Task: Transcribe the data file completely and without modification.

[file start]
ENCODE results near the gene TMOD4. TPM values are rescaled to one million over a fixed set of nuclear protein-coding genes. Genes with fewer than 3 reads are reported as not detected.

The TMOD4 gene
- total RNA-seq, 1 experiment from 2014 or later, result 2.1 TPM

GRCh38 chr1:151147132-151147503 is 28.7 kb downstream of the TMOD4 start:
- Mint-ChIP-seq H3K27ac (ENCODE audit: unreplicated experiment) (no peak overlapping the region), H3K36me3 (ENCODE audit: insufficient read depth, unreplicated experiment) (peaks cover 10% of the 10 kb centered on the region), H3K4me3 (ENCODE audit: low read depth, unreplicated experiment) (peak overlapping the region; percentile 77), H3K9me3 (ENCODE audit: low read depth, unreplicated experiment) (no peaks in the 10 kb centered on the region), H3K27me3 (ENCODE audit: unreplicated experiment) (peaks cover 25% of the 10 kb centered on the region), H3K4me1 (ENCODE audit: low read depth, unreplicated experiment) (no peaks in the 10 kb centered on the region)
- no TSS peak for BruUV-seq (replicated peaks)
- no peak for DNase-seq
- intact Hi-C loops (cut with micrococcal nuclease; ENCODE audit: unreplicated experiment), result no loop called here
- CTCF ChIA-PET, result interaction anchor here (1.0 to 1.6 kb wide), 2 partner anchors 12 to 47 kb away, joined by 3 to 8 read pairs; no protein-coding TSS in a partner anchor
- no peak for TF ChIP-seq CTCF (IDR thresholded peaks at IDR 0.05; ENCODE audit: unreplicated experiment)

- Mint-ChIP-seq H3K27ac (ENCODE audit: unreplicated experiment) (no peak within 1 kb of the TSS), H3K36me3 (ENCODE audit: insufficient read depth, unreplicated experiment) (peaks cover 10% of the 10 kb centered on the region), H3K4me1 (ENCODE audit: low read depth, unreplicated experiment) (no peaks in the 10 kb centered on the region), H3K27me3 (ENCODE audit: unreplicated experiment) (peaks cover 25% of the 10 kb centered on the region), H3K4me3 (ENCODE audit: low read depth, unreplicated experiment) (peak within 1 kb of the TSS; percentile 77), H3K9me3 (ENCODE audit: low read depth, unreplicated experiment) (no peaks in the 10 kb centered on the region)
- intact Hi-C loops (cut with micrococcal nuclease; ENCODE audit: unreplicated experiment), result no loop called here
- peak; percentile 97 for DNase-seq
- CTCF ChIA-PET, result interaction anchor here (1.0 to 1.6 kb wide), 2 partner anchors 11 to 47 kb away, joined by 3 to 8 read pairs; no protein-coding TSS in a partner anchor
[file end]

ENCODE results near the gene TMOD4. TPM values are rescaled to one million over a fixed set of nuclear protein-coding genes. Genes with fewer than 3 reads are reported as not detected.

The TMOD4 gene
- total RNA-seq, 1 experiment from 2014 or later, result 2.1 TPM

GRCh38 chr1:151147132-151147503 is 28.7 kb downstream of the TMOD4 start:
- Mint-ChIP-seq H3K27ac (ENCODE audit: unreplicated experiment) (no peak overlapping the region), H3K36me3 (ENCODE audit: insufficient read depth, unreplicated experiment) (peaks cover 10% of the 10 kb centered on the region), H3K4me3 (ENCODE audit: low read depth, unreplicated experiment) (peak overlapping the region; percentile 77), H3K9me3 (ENCODE audit: low read depth, unreplicated experiment) (no peaks in the 10 kb centered on the region), H3K27me3 (ENCODE audit: unreplicated experiment) (peaks cover 25% of the 10 kb centered on the region), H3K4me1 (ENCODE audit: low read depth, unreplicated experiment) (no peaks in the 10 kb centered on the region)
- no TSS peak for BruUV-seq (replicated peaks)
- no peak for DNase-seq
- intact Hi-C loops (cut with micrococcal nuclease; ENCODE audit: unreplicated experiment), result no loop called here
- CTCF ChIA-PET, result interaction anchor here (1.0 to 1.6 kb wide), 2 partner anchors 12 to 47 kb away, joined by 3 to 8 read pairs; no protein-coding TSS in a partner anchor
- no peak for TF ChIP-seq CTCF (IDR thresholded peaks at IDR 0.05; ENCODE audit: unreplicated experiment)

- Mint-ChIP-seq H3K27ac (ENCODE audit: unreplicated experiment) (no peak within 1 kb of the TSS), H3K36me3 (ENCODE audit: insufficient read depth, unreplicated experiment) (peaks cover 10% of the 10 kb centered on the region), H3K4me1 (ENCODE audit: low read depth, unreplicated experiment) (no peaks in the 10 kb centered on the region), H3K27me3 (ENCODE audit: unreplicated experiment) (peaks cover 25% of the 10 kb centered on the region), H3K4me3 (ENCODE audit: low read depth, unreplicated experiment) (peak within 1 kb of the TSS; percentile 77), H3K9me3 (ENCODE audit: low read depth, unreplicated experiment) (no peaks in the 10 kb centered on the region)
- intact Hi-C loops (cut with micrococcal nuclease; ENCODE audit: unreplicated experiment), result no loop called here
- peak; percentile 97 for DNase-seq
- CTCF ChIA-PET, result interaction anchor here (1.0 to 1.6 kb wide), 2 partner anchors 11 to 47 kb away, joined by 3 to 8 read pairs; no protein-coding TSS in a partner anchor